Amorphous graphite is extracted using conventional mining techniques and occurs primarily in Mexico, North Korea, South Korea and Austria. 

Flake Graphite

Flake graphite is found in metamorphic rocks uniformly distributed through the body of the ore or in concentrated lens shaped pockets.  Carbon concentrations vary between 5% and 40%. Graphite flake occurs as a scaly or lamella form in certain metamorphic rocks such as limestone, gneisses and schists. 

Flake graphite is removed by froth flotation.  "As floated" graphite contains between 80% and 90% graphite.  Flake graphite is produced with >98% through chemical beneficiation processes. Flake graphite occurs in most parts of the world. 

Crystalline Graphite

Crystalline vein graphite is believed to originate from crude oil deposits that through time, temperature and pressure have converted to graphite.  Vein graphite fissures are typically between 1cm and 1 m thick, and are typically > 90% pure.  Although this form of graphite is found all over the world, it is only commercially mined in Sri Lanka by conventional shaft or surface mining techniques. 

Synthetic Graphite

Synthetic graphite can be produced from coke and pitch. It tends to be of higher purity though not as crystalline as natural graphite. There are essentially two types of synthetic graphite. The first is electrographite, which is pure carbon produced from calcined petroleum coke and coal tar pitch in an electric furnace. The second type of synthetic graphite is produced by heating calcined petroleum pitch to 2800°C. On the whole synthetic graphite tends to be of a lower density, higher porosity and higher electrical resistance. Its increased porosity makes it unsuitable for refractory applications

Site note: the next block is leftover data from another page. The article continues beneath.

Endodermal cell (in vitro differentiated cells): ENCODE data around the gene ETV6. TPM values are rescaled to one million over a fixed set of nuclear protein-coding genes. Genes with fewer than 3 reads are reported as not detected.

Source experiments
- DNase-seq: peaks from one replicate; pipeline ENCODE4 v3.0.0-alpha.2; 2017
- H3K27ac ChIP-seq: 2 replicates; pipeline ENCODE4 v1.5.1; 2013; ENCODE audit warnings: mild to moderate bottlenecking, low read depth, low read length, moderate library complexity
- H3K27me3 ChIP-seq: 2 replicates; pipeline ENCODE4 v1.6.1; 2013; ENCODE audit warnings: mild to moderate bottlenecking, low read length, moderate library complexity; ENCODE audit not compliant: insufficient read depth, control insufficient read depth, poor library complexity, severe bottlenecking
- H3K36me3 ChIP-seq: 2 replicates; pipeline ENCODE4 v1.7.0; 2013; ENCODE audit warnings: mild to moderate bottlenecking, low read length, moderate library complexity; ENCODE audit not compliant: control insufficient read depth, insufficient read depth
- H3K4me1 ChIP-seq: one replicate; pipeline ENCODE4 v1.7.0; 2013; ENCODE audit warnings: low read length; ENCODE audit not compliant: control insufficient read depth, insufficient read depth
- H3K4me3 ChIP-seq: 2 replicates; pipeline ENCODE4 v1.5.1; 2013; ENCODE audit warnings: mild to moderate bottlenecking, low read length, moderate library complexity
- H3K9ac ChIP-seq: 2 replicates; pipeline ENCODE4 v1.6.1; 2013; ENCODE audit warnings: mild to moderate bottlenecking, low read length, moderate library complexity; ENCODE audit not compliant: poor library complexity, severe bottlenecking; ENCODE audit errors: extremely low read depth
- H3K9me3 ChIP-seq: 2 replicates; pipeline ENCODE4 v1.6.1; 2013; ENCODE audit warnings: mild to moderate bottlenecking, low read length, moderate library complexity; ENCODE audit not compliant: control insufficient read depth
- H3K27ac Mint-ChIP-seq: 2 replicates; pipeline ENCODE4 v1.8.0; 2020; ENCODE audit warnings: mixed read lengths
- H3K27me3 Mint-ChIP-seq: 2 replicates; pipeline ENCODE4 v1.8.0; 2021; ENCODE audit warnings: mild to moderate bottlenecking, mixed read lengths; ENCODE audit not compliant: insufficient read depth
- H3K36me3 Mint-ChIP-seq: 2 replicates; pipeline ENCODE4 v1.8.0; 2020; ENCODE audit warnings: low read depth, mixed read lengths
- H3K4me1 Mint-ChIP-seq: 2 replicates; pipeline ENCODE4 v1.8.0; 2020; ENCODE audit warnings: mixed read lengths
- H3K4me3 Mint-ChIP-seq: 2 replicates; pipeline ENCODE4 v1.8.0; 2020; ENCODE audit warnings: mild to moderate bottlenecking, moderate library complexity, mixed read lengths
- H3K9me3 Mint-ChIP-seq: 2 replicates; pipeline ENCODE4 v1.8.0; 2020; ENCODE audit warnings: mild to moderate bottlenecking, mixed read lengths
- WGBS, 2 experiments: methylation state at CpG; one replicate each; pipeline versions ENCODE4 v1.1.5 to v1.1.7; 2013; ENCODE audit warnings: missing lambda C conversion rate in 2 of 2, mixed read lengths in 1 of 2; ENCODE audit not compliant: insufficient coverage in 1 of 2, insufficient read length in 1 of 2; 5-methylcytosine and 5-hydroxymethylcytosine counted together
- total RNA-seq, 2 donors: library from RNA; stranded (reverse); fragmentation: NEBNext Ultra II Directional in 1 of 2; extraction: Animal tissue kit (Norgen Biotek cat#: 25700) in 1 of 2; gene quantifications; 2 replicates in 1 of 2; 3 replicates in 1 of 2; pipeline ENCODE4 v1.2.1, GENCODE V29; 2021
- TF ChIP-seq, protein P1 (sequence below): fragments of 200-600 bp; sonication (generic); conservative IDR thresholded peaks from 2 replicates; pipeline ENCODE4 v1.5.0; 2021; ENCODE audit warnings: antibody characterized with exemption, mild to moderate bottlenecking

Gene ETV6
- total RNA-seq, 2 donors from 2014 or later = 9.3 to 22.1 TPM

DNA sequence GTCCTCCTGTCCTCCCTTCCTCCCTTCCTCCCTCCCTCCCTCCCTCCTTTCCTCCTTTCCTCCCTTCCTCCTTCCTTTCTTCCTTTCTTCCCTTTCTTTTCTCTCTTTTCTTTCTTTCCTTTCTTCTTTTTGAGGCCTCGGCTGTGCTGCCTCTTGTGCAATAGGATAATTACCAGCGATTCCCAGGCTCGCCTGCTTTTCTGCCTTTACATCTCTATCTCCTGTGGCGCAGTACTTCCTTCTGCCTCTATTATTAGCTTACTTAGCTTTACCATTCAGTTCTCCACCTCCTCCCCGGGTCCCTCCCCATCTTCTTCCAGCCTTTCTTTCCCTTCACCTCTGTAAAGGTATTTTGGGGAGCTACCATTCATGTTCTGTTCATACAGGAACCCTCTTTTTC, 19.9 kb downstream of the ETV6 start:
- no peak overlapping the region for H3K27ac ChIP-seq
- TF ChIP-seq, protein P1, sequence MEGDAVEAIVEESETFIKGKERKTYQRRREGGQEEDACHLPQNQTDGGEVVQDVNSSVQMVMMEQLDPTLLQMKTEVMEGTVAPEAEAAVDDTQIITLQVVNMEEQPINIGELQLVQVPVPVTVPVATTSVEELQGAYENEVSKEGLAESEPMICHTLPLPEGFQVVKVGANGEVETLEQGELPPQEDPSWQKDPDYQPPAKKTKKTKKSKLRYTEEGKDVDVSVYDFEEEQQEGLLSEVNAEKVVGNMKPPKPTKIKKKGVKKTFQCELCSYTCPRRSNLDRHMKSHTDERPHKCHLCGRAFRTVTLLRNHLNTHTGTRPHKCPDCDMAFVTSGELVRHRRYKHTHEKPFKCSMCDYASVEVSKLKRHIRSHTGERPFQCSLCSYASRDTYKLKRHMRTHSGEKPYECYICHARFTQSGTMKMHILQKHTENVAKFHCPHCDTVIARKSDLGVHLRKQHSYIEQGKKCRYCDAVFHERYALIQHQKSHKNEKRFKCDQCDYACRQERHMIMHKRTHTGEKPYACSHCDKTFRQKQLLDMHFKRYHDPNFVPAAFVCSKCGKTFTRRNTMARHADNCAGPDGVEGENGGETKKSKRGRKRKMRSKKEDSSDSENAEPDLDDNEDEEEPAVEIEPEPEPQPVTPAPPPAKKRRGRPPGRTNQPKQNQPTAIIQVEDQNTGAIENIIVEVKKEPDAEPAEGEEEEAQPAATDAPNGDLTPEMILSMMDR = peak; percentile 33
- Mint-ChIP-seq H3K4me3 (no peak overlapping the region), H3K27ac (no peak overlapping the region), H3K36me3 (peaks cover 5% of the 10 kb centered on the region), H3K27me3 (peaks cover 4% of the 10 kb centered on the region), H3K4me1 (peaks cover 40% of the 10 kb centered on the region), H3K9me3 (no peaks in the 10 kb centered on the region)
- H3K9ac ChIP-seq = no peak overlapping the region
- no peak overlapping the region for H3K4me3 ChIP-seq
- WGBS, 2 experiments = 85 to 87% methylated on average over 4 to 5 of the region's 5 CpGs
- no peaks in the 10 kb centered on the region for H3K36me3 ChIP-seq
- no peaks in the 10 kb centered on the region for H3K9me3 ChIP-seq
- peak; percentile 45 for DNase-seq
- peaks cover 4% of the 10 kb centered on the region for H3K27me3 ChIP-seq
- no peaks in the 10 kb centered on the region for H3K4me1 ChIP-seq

Synthetic Graphite consists mainly of graphitic carbon that has been obtained by graphitisation, heat treatment of non-graphitic carbon, or by chemical vapour deposition from hydrocarbons at temperatures above 2100K.

Key Properties


Commercial graphite

Bulk Density (g/cm3)


Porosity (%)


Modulus of Elasticity (GPa)


Compressive strength (MPa)


Flexural strength (MPa)


Coefficient of Thermal Expansion (x10-6 °C)


Thermal conductivity (W/m.K)


Specific heat capacity (J/kg.K)


Electrical resistivity (Ω.m)



Refractory Materials

Due to its high temperature stability and chemical inertness graphite is a good candidate for a refractory material. It is used in the production of refractory bricks and in the production of “Mag-carbon” refractory bricks (Mg-C.) Graphite is also used to manufacture crucibles, ladles and moulds for containing molten metals. Additionally graphite is one of the most common materials used in the production of functional refractories for the continuous casting of steel. In this application graphite flake is mixed with alumina and zirconia and then isostatically pressed to form components such as stopper rods, subentry nozzles and ladle shrouds used in both regulating flow of molten steel and protecting against oxidation. This type of material may also be used as shielding for pyrometers.